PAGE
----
Closed Gentian (Bottle Gentian)

Photo of closed gentian flowers
Scientific Name
Gentiana andrewsii
Gentianaceae (gentians)

Closed gentian, or bottle gentian, is a wildflower of moist prairies. Its flowers never open — they stay closed and budlike throughout the pollination process. It is a smooth, hairless, perennial prairie forb with stems to 2½ feet long, erect or nearly so.

The leaves are opposite, stalkless, and simple, up to 6 inches long, oval to lance-shaped, dark green; upper leaves appear whorled.

Flowers are in dense, terminal clusters, or a few from upper leaf axils, to 1½ inches long, always closed, cylindrical, rather bottle-like. They look like large flower buds. As the flowers mature, their color changes from wine-red through purple to blue. Long-flowering. Blooms August–October.

Missouri has two varieties of closed gentian:

  • Var. dakotica is by far the most common variety of closed gentian in Missouri. Its corolla (petal) lobes are broadly triangular and are 1–3 mm (to about 1/8 inch) long.
  • Var. andrewsii is uncommon and widely scattered in eastern Missouri, with disjunct populations also in Platte County. Its corolla (petal) lobes are reduced to an inconspicuous point that is no more than 1 mm long. It is listed as a species of conservation concern in Missouri.

Similar species: Several members of the gentian family live in Missouri, including two others in the genus Gentiana: downy gentian, or prairie gentian (G. puberulenta), and pale, white, or yellowish gentian (G. alba). Of the two, G. alba is most similar to closed gentian, though its petals are greenish- to yellowish-tinged instead of blue or purple. At maturity, G. alba’s petal lobes open, but they remain inconspicuous. G. puberulenta, although its flowers are purple and blue, is easily distinguished by its open-spreading petal lobes.

Closed gentian can form hybrids with G. alba; these offspring are called Gentiana x pallidocyanea and have been found in several Missouri counties, mostly in northeastern parts of the state. The corollas are variable but are generally intermediate in color between the two parent types. Look for hybrids wherever the two parent species are growing near each other.


Height: usually 12 to 28 inches.

Where To Find
image of Closed Gentian Bottle Gentian distribution map

Scattered nearly statewide. It is rarely abundant.

Occurs in moist and upland prairies, glades, woodland openings in low and upland woods, streamsides, and below bluffs. Typically associated with moist, low areas and near streams and ponds.

One of Missouri's two varieties of this species, var. andrewsii, is critically imperiled in Missouri and has been listed as a species of conservation concern. The main threat to its survival is loss of habitat — upland prairies and ledges of bluffs.

Closed gentian is a stunning choice for native wildflower gardening, especially in partly shady, moist, well-drained, rich-soil areas. Always get your plants from reputable wildflower nurseries; never dig them from the wild.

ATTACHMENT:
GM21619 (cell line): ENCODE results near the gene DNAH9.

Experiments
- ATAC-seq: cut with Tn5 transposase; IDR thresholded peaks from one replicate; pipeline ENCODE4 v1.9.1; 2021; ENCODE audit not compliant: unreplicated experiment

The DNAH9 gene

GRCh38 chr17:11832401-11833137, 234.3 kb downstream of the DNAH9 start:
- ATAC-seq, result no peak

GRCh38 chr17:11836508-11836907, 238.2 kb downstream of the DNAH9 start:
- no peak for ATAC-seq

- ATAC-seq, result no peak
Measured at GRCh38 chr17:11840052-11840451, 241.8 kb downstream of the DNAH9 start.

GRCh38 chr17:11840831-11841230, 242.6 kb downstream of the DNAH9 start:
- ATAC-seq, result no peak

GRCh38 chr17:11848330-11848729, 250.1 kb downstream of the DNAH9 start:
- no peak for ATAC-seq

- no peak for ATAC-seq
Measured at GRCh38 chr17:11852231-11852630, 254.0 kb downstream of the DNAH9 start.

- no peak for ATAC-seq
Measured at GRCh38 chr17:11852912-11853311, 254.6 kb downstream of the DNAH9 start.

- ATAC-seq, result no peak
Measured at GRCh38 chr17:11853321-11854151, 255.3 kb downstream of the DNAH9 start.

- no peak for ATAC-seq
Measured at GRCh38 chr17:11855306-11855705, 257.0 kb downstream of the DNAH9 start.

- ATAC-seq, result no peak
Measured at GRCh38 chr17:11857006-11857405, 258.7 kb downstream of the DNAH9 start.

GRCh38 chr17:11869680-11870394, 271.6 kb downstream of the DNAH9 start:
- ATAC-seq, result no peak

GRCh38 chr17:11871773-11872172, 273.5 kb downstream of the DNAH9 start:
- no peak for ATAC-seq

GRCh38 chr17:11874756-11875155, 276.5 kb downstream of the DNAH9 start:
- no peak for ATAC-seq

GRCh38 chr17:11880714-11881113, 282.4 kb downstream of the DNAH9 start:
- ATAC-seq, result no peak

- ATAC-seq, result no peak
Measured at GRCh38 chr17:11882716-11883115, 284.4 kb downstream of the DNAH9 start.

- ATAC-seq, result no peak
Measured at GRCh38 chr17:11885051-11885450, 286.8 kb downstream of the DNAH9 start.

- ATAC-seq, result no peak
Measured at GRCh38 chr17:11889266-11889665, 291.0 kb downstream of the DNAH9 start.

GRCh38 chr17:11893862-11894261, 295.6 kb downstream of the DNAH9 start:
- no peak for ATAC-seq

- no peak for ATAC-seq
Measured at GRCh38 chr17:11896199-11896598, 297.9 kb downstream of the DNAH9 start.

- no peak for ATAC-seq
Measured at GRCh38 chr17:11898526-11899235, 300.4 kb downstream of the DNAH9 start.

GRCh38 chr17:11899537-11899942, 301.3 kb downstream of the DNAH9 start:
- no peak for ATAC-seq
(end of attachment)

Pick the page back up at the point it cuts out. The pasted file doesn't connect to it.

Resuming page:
Worldwide, the gentian family includes some 80 genera, with more than a thousand species. Many are cultivated as ornamentals or have been used medicinally, especially for digestive upset. The species that are typically used medicinally are European gentians (G. lutea, G. purpurea, G. punctata, and G. pannonica).

Several liqueurs, apéritifs, tonics, and bitters are made with extracts of certain gentian species, usually of roots. You might have heard of Aperol, Suze, Angostura bitters, and Peychaud’s. The root beer–like soft drink Moxie, a favorite soda in New England, also uses bitter gentian root extract as a flavoring. The species most used in beverages is great yellow gentian, G. lutea, a native of Europe.

The unique flowers of closed gentian permit access only to bumblebees, and the plant and its bees benefit each other. Bumblebees are the principal pollinators, for they alone are large and strong enough to push their way through the tiny opening at the tip. The bees gain exclusive access to a trove of nectar, and the flower, with a pollinator focusing on just its species, has better chances for cross-pollination, and smaller, less-efficient pollinators don't take up its nectar and pollen.

The foliage of gentians is bitter, so the plants are not palatable to most grazing mammals. Because these plants are rarely abundant, they could not form a large part of grazing animals’ diet, anyway.

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A very simple way of thinking about the green world is to divide the vascular plants into two groups: woody and nonwoody (or herbaceous). But this is an artificial division; many plant families include some species that are woody and some that are not. The diversity of nonwoody vascular plants is staggering! Think of all the ferns, grasses, sedges, lilies, peas, sunflowers, nightshades, milkweeds, mustards, mints, and mallows — weeds and wildflowers — and many more!